THE ASAHI SHIMBUN
July 24, 2020 at 14:31 JST
Kyoto prefectural police concluded that the death of a patient with amyotrophic lateral sclerosis (ALS) could not be regarded as euthanasia and arrested two doctors on suspicion of murder on July 23.
Yoshikazu Okubo, 42, who operates a medical clinic in Natori, Miyagi Prefecture, and Naoki Yamamoto, 43, a doctor residing in Tokyo’s Minato Ward, are accused of murdering Yuri Hayashi, 51.
Police have not divulged whether the two doctors are admitting to the allegations.
Hayashi’s blog contained posts that expressed her desire to stop living with a condition that required around-the-clock care. She is believed to have contacted the two doctors through social media.
According to the July 23 announcement by Kyoto prefectural police, the two doctors went to Hayashi’s residence in Kyoto’s Nakagyo Ward at about 5:30 p.m. on Nov. 30, 2019, and injected her with a drug that is believed to have killed her.
The two doctors told the care helper who was at the Hayashi residence that they were acquaintances of the woman, police said.
According to investigative sources, Hayashi was in stable condition until the visit by the two doctors. When the care helper realized something was wrong, Hayashi’s attending physician was contacted and an emergency phone call made.
Kyoto police started their investigation after the autopsy detected a drug that Hayashi did not normally take.
Police decided it was a case of murder, not euthanasia, because the two doctors were not the woman’s attending physician and they had received payment from Hayashi before meeting her.
They confirmed that Yamamoto received about 1.5 million yen ($14,100) from someone representing Hayashi.
An anonymous Twitter account believed to belong to Okubo contained posts about helping people painlessly achieve their desire to die despite the negative ramifications for the doctor later.
Okubo’s wife, Miyo, a former Lower House member, met with reporters on July 23 in front of her husband’s medical clinic and said he often made short trips outside Miyagi Prefecture to conduct medical treatment.
A 1995 Yokohama District Court ruling that found a doctor guilty of murder by administering potassium chloride to a patient suffering from late-stage cancer laid out four conditions under which a doctor would not be held liable for murder.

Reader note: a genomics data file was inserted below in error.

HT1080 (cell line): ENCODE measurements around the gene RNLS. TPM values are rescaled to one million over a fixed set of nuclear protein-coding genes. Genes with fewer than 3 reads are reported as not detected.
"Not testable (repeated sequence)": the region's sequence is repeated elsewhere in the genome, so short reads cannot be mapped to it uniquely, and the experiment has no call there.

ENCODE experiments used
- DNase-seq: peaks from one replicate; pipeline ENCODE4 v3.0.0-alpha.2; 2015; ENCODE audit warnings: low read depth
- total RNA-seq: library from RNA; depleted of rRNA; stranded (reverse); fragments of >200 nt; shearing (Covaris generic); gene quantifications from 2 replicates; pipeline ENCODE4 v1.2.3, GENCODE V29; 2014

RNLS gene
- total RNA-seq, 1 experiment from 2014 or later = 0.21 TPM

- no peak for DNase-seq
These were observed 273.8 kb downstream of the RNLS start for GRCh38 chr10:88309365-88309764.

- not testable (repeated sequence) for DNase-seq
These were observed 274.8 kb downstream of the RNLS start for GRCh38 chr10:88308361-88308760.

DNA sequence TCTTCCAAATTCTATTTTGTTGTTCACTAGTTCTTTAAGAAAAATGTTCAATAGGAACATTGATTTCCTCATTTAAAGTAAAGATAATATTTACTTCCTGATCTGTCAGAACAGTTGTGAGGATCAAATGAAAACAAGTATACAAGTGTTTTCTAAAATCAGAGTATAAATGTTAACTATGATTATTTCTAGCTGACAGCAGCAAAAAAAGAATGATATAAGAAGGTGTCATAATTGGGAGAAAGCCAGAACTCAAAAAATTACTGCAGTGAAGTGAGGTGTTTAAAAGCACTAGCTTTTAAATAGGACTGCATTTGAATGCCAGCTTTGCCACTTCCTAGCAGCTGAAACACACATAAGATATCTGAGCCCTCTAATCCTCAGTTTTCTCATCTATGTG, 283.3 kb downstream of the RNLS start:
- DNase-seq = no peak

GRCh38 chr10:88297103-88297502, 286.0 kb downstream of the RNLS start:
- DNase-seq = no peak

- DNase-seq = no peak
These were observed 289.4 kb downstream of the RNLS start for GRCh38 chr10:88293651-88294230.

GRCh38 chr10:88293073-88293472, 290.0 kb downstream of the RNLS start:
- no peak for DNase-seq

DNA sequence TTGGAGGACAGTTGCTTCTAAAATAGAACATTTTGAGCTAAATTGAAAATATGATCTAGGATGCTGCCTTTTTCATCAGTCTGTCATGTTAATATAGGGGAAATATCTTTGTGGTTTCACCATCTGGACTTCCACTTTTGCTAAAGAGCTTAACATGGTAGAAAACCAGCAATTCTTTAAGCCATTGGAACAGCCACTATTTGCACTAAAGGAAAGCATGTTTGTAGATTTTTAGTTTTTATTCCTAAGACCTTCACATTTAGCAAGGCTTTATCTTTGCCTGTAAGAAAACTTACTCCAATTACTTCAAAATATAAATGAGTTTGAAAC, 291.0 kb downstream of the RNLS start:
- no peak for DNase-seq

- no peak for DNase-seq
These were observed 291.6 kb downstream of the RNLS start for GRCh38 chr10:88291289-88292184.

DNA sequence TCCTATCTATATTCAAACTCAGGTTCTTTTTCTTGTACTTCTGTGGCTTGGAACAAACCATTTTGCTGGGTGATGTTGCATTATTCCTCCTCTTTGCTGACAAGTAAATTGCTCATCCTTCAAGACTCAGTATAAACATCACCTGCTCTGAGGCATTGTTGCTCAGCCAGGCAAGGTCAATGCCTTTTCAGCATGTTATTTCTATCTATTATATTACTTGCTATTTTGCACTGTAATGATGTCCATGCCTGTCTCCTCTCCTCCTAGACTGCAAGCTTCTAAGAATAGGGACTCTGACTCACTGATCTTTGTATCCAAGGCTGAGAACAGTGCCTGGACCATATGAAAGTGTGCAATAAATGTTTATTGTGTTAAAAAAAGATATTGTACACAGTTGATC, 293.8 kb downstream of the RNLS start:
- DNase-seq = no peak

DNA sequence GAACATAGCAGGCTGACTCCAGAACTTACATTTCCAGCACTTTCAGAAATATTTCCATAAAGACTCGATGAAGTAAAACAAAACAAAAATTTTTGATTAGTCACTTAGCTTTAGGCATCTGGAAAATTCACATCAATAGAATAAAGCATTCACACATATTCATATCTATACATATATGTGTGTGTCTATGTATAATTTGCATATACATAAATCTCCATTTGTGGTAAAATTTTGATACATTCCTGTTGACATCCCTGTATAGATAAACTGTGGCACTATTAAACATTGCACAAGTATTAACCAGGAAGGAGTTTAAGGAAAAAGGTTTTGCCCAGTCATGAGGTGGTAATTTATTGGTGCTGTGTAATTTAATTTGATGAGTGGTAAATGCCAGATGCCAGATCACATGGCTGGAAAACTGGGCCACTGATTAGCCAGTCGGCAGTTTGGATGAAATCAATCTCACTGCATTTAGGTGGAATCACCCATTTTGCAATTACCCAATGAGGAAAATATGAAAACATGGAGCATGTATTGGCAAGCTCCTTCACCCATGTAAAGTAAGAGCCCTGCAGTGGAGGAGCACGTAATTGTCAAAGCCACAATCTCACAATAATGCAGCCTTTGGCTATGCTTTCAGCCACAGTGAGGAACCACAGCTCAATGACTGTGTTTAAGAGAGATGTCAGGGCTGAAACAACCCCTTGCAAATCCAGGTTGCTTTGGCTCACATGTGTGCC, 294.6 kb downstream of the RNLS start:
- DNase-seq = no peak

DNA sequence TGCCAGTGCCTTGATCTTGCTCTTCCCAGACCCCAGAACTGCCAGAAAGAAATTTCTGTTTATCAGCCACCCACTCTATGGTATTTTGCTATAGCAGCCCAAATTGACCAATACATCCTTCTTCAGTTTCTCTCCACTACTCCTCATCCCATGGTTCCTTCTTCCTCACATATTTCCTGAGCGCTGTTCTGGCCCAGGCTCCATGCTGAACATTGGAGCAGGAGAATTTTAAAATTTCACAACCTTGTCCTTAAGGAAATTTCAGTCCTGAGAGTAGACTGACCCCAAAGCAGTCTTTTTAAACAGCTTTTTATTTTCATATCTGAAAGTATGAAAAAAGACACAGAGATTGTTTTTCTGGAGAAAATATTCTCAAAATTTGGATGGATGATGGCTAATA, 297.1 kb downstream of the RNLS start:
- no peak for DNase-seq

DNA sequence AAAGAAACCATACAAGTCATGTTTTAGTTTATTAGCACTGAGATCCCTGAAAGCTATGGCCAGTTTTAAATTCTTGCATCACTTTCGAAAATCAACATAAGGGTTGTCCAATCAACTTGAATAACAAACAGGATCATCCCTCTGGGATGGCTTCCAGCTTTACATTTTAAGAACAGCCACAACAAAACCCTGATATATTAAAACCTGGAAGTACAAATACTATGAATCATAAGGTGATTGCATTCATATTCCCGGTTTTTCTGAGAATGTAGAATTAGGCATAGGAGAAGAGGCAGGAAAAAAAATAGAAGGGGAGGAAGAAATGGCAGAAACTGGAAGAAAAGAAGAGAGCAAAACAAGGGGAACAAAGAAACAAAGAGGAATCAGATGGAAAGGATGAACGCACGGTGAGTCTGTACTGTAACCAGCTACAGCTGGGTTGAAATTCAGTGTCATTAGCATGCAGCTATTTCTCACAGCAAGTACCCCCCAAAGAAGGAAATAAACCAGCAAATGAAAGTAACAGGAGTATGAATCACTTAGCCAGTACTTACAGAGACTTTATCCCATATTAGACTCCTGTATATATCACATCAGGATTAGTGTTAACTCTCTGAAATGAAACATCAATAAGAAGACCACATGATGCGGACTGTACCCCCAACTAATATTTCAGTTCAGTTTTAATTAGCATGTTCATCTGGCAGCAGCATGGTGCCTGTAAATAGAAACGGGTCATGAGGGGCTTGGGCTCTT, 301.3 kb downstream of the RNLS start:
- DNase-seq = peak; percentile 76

The four conditions were: Death was unavoidable and fast approaching; the patient was suffering from unbearable physical pain; all efforts had been made to alleviate the pain; and the patient clearly indicated his or her intention to be euthanized.
Kyoto police concluded that none of those conditions was met in Hayashi’s case.
According to the blog believed to be Hayashi’s, she developed ALS in 2011 and subsequently moved to the Kansai region from Tokyo. She made the posts by gazing at a display panel containing a computer keyboard.
In one post, she recalled being dressed after receiving assistance with her bath.
“I cannot do anything for myself so I have to wonder how I am protecting myself as an individual human,” she wrote.
The last post was dated July 28, 2019: “I always feel dissatisfied that doctors of palliative care only focus on cancer patients when debating euthanasia.”
Investigative sources said that the anonymous Twitter account believed to be Okubo’s had a number of posts about euthanasia in November 2019 when Hayashi died.
Okubo is also believed to have posted to another blog, saying he had set up a hospice at his medical clinic to care for cancer patients and those suffering from incurable diseases.
In other posts to the blog, Okubo wrote about the often-conflicting messages he received from patients who wanted to discontinue painful treatments and their family members who asked that everything be done to extend the patient’s life.
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